How Gentrification May Force Crime Novels to Change
By Nick KolakowskiFebruary 9, 2019
Read Nick Kolakowski's discussion of how crime fiction must reflect the change that gentrification brings to the seedier parts of major cities and settings, then comment below for a chance to win a copy of the final installment in his Love & Bullets Trilogy, Main Bad Guy!
Seven a.m. in early December is the best time to visit Times Square. The hordes of holiday tourists have yet to descend; the stores and theaters are closed; the costumed “performers” won’t show up to hustle the passersby for another few hours. Sure, you have to deal with the visual offense of building-sized screens flashing garishly colored messages—but at least you don’t have to elbow your way through herds of Spider-Men, naked cowboys, and befuddled visitors.
Depending on who you ask, the bright lights and costumed hustle are probably an improvement over the seedy Times Square of yore, packed with misery and porn theaters. I recently finished reading Lawrence Block’s A Dance at the Slaughterhouse, parts of which take place along “The Deuce,” as they used to call 42nd Street, which forms Times Square’s southern border. The book is nearly 30 years old, and the gritty thoroughfare it describes feels like something that existed only in some alternate, dystopian universe.
These days, if you’re writing a crime novel set in New York City and you want your action to take place on a seedy strip, you’d be hard-pressed to find one in Midtown Manhattan—or large swaths of Brooklyn and Queens, for that matter, considering how fast gentrification is spreading through neighborhoods on that side of the East River.
In Main Bad Guy, the concluding novel in my Love & Bullets Trilogy, my characters return to New York City after a meandering (and bloody) journey through Oklahoma, Cuba, and Nicaragua. At first, I wanted to put them in some gritty places around the city—I always like research I can do with a quick subway ride—only to abandon that idea; I was afraid that my locations would become dated by the time the book came out. You wouldn’t believe the speed at which the taxi depots, strip clubs, and abandoned warehouses in my Queens neighborhood have become multimillion-dollar condos and smoothie joints. Even the Port Authority, which legend suggests was the inspiration for Guns N’ Roses’ “Welcome to the Jungle,” has gotten a makeover.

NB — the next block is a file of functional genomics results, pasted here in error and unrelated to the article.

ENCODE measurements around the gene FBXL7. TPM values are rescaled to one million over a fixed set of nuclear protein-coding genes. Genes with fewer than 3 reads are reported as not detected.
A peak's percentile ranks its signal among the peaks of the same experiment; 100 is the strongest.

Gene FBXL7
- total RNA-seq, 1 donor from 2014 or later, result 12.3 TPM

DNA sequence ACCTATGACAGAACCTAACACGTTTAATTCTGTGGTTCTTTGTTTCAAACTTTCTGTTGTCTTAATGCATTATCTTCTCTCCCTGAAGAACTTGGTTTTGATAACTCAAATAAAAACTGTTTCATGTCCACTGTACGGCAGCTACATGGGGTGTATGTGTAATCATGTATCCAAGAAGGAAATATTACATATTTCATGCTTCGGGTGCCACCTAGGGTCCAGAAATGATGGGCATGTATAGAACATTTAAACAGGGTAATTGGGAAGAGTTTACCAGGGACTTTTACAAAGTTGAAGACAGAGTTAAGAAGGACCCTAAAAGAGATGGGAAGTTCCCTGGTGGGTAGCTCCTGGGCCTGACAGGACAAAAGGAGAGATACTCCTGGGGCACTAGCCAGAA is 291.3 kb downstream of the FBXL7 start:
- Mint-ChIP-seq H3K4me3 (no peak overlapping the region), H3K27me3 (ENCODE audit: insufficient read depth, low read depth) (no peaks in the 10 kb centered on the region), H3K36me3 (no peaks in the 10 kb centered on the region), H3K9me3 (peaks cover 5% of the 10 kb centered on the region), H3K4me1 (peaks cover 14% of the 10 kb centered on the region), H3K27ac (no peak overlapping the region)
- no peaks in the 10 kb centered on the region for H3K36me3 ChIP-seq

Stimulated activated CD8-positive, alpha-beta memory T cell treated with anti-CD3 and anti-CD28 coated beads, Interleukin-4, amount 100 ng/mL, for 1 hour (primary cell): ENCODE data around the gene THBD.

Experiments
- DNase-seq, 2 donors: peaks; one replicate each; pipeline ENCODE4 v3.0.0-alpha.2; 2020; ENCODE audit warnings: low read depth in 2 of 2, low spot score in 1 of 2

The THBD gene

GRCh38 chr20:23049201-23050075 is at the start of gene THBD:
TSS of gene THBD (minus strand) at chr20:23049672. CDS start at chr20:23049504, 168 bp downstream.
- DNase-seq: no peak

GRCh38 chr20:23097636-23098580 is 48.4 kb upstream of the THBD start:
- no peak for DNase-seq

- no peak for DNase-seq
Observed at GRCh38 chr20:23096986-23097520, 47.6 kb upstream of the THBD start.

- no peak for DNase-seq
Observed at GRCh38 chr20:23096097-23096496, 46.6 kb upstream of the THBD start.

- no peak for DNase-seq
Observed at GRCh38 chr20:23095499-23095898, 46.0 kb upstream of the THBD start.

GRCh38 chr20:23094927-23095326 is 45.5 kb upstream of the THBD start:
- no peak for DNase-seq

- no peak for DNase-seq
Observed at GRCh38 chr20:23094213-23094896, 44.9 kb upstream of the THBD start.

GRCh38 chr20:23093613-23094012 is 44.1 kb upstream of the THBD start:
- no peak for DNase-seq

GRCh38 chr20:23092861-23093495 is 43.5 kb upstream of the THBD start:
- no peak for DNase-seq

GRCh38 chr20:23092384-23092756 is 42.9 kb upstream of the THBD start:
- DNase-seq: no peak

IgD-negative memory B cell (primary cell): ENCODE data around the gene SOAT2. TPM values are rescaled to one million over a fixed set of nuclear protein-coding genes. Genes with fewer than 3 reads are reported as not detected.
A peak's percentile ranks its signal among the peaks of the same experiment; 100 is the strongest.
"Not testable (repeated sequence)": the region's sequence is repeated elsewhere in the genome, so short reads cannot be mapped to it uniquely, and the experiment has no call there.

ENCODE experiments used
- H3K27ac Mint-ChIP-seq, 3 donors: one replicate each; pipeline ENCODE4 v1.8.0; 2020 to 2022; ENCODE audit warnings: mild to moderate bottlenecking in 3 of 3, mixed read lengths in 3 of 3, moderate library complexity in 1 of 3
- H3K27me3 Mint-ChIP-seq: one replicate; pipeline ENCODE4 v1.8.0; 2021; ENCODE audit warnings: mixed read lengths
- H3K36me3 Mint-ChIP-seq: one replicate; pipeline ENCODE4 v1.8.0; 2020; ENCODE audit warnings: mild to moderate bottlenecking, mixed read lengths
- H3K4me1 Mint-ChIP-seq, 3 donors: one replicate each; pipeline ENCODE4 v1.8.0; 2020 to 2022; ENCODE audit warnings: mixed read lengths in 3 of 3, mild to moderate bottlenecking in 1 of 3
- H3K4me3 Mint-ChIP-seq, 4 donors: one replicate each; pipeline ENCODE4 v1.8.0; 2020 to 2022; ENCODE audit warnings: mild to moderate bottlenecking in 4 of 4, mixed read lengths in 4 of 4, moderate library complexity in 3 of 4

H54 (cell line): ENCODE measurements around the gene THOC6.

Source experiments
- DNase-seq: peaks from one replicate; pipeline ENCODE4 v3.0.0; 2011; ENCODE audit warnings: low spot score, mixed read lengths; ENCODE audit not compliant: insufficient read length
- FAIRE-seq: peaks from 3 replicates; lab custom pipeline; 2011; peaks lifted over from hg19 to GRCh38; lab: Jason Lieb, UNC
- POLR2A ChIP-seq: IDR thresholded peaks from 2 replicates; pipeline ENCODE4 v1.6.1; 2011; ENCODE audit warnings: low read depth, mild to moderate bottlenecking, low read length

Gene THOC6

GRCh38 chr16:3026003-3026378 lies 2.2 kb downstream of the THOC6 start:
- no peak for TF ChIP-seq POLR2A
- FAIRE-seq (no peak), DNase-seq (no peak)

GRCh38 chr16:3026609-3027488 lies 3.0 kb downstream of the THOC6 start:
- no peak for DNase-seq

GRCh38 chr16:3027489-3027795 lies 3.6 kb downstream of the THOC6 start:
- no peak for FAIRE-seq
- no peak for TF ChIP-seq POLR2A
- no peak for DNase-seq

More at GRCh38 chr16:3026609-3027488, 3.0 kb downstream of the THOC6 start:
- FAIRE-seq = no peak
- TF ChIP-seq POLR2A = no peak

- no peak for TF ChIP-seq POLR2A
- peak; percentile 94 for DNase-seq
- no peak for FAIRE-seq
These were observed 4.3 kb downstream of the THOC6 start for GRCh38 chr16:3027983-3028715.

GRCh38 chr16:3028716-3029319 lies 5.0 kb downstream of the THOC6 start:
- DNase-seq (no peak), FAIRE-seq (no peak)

One of my characters, Walker, is someone who grew up in New York during what you might call the Bad Old Days. Returning to the city after a decade away, he asks a contact to meet him at a favorite watering hole—only to find the place transformed to meet the needs of its new, hipster clientele:
The new owners had painted the walls sky-blue and hung velvet paintings of bulldogs every few feet. They had replaced the tables with long picnic tables designed to foster love and community. The speakers overhead blared a pop song that sounded like a castrato trapped in a video arcade.
It’s also filled with people he finds … disagreeable.
As he ordered a microbrew at the bar, Walker felt like he was attending a wake for someone that nobody in the room had liked. Bearded kids kept their heads down, dour and silent as they tapped away at their phones. He remembered how, in the nights following the collapse of the Twin Towers, people had crowded the bars, went home with strangers, knocked on their neighbors’ doors for the first time: anxious for any sort of connection, to feel united with the living. Most of the people in this bar had been small children at the turn of the century, and grew up with the omnipresent fear of the hijacked airplane, the backpack stuffed with explosives left under a bus seat. They were too frightened by existence to do anything other than stare at little screens.
Walker is, essentially, a creature from a Block novel forced to live in a world that has evolved beyond him.
I also decided to “lean in” and set a big chunk of action in a giant multimillion-dollar condo under construction. That gave me a nice opportunity to lace in some subtext about New York City’s changing character and the effects of gentrification on local communities. And make some kickass Die Hard references.
The fact is, all the urban-centric classics of the 1970s and ‘80s have become time capsules. The downtowns of the largest cities enjoy relatively low unemployment, big development, ultra-expensive housing, and gastropubs. The suburbs where everyone fled 30 or 40 years ago, as metropolitan areas descended into Death Wish-style chaos, have begun to fray around the edges, as have the rural counties. It’s a massive inversion—one that contemporary crime fiction is doing its best to reflect.
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